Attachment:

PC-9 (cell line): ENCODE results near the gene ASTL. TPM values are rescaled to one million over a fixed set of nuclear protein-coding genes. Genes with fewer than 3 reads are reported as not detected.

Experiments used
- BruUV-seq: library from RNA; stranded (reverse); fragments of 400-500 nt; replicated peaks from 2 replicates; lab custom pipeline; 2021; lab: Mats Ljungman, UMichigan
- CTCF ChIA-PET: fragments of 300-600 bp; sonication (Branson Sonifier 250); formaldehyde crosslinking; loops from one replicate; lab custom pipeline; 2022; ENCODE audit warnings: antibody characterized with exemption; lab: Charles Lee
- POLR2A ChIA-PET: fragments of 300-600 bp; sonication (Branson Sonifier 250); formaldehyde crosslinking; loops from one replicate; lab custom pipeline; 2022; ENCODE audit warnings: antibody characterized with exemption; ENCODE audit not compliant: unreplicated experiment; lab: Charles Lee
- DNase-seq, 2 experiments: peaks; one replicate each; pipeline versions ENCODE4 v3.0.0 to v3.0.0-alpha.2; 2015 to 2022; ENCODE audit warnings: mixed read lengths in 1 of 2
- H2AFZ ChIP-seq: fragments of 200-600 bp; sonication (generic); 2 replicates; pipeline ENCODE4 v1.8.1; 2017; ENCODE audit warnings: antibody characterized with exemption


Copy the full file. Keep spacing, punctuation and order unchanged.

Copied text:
PC-9 (cell line): ENCODE results near the gene ASTL. TPM values are rescaled to one million over a fixed set of nuclear protein-coding genes. Genes with fewer than 3 reads are reported as not detected.

Experiments used
- BruUV-seq: library from RNA; stranded (reverse); fragments of 400-500 nt; replicated peaks from 2 replicates; lab custom pipeline; 2021; lab: Mats Ljungman, UMichigan
- CTCF ChIA-PET: fragments of 300-600 bp; sonication (Branson Sonifier 250); formaldehyde crosslinking; loops from one replicate; lab custom pipeline; 2022; ENCODE audit warnings: antibody characterized with exemption; lab: Charles Lee
- POLR2A ChIA-PET: fragments of 300-600 bp; sonication (Branson Sonifier 250); formaldehyde crosslinking; loops from one replicate; lab custom pipeline; 2022; ENCODE audit warnings: antibody characterized with exemption; ENCODE audit not compliant: unreplicated experiment; lab: Charles Lee
- DNase-seq, 2 experiments: peaks; one replicate each; pipeline versions ENCODE4 v3.0.0 to v3.0.0-alpha.2; 2015 to 2022; ENCODE audit warnings: mixed read lengths in 1 of 2
- H2AFZ ChIP-seq: fragments of 200-600 bp; sonication (generic); 2 replicates; pipeline ENCODE4 v1.8.1; 2017; ENCODE audit warnings: antibody characterized with exemption